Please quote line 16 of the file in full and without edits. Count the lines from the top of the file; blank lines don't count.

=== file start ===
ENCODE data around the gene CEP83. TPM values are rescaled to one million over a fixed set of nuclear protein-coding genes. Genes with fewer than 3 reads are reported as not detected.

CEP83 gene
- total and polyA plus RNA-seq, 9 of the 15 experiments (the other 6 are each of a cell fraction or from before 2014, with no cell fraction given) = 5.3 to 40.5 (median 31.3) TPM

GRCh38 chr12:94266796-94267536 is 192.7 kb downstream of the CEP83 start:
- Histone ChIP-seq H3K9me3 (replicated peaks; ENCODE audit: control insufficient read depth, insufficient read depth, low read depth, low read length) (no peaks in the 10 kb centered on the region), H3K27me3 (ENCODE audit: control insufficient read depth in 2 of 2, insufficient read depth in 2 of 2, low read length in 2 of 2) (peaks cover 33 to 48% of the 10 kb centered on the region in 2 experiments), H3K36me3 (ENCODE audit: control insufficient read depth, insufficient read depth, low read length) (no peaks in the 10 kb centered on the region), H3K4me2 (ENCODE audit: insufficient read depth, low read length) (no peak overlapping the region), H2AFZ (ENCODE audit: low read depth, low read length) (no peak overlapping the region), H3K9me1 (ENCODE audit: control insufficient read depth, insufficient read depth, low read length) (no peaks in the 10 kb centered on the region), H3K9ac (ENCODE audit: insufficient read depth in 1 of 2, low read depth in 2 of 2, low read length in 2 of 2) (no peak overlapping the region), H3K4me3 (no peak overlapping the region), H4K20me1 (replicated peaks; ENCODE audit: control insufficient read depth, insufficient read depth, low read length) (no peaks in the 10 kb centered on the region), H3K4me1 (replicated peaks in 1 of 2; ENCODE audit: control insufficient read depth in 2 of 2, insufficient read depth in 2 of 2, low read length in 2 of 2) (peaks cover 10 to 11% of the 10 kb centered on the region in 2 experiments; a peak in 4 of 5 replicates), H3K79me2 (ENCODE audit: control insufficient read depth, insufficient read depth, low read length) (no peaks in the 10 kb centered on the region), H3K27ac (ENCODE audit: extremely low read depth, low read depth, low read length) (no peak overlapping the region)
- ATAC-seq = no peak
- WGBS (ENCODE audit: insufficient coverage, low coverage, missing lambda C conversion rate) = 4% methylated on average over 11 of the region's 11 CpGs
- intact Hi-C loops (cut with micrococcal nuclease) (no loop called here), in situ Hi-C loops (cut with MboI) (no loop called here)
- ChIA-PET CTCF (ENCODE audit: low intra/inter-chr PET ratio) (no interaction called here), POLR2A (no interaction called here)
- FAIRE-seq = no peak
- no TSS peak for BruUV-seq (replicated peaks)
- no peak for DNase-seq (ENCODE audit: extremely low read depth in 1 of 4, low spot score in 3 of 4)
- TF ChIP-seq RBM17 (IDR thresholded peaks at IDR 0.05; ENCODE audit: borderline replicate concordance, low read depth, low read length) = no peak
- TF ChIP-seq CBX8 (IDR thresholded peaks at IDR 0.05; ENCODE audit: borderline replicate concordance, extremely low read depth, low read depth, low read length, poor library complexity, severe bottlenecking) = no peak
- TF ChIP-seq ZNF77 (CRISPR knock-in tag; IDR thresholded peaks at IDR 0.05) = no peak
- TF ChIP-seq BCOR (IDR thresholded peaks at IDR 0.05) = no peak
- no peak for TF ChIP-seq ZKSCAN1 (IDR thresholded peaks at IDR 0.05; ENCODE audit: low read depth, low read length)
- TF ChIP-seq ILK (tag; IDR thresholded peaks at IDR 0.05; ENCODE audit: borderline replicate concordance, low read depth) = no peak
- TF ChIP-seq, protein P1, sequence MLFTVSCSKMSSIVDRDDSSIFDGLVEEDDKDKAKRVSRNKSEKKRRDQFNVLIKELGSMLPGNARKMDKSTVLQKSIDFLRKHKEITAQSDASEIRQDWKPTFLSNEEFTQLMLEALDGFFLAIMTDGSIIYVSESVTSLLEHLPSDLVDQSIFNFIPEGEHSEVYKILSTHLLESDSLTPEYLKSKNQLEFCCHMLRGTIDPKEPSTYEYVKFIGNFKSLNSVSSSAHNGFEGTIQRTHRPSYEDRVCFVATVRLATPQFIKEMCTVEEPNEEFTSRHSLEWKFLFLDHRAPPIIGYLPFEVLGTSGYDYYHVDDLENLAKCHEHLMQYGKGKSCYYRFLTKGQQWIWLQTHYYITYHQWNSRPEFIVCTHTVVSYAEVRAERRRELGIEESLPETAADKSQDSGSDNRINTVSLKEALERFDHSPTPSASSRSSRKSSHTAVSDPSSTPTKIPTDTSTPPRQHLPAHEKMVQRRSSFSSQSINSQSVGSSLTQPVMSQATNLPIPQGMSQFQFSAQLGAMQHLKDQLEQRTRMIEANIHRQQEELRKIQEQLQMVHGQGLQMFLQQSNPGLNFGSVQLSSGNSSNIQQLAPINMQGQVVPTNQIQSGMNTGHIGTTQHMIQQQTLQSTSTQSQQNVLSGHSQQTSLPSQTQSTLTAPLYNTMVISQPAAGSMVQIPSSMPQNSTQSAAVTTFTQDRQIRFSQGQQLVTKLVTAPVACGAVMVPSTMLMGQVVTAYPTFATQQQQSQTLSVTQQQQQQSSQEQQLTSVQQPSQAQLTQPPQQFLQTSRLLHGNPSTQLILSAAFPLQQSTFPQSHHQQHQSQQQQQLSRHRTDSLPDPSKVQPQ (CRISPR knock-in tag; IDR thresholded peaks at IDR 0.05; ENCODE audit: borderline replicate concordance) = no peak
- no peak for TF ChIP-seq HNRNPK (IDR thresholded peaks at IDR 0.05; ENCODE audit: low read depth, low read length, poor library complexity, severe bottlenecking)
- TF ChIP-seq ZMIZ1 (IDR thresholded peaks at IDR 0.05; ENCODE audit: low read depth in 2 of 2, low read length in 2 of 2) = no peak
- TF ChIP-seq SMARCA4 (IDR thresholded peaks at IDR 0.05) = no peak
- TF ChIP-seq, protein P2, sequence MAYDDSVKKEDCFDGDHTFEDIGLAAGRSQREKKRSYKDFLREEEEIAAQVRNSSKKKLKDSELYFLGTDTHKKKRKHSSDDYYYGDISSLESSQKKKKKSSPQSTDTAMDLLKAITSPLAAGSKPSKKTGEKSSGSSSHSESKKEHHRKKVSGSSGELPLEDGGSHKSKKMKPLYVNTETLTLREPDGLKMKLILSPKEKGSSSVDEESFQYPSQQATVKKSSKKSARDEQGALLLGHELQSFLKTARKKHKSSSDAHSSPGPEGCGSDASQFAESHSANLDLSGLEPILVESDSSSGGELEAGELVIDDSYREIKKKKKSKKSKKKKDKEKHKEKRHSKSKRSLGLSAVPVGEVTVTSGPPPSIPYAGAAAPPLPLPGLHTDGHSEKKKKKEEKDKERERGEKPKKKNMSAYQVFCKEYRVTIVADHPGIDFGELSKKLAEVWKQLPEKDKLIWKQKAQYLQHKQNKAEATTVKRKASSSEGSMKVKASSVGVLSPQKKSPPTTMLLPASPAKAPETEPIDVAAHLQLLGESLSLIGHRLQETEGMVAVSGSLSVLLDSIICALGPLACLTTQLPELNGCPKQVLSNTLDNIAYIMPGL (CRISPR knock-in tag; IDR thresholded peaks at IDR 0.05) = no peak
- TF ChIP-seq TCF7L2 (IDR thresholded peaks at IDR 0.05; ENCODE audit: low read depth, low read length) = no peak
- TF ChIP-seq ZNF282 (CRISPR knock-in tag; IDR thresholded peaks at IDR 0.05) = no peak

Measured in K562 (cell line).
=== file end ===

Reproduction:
- TF ChIP-seq BCOR (IDR thresholded peaks at IDR 0.05) = no peak